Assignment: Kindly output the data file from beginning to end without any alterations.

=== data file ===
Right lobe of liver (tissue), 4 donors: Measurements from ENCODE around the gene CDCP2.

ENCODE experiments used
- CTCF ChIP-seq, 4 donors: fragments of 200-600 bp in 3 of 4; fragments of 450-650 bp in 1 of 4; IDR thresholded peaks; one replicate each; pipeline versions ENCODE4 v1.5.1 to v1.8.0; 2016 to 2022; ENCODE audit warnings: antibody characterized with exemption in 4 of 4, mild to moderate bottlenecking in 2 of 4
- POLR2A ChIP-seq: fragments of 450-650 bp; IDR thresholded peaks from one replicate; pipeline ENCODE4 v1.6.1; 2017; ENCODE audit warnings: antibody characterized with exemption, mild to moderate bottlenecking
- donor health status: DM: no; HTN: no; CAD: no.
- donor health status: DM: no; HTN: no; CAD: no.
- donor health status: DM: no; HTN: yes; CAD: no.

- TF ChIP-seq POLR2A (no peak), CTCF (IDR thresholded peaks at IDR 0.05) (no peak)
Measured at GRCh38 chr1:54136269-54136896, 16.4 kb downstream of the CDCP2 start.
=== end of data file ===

Right lobe of liver (tissue), 4 donors: Measurements from ENCODE around the gene CDCP2.

ENCODE experiments used
- CTCF ChIP-seq, 4 donors: fragments of 200-600 bp in 3 of 4; fragments of 450-650 bp in 1 of 4; IDR thresholded peaks; one replicate each; pipeline versions ENCODE4 v1.5.1 to v1.8.0; 2016 to 2022; ENCODE audit warnings: antibody characterized with exemption in 4 of 4, mild to moderate bottlenecking in 2 of 4
- POLR2A ChIP-seq: fragments of 450-650 bp; IDR thresholded peaks from one replicate; pipeline ENCODE4 v1.6.1; 2017; ENCODE audit warnings: antibody characterized with exemption, mild to moderate bottlenecking
- donor health status: DM: no; HTN: no; CAD: no.
- donor health status: DM: no; HTN: no; CAD: no.
- donor health status: DM: no; HTN: yes; CAD: no.

- TF ChIP-seq POLR2A (no peak), CTCF (IDR thresholded peaks at IDR 0.05) (no peak)
Measured at GRCh38 chr1:54136269-54136896, 16.4 kb downstream of the CDCP2 start.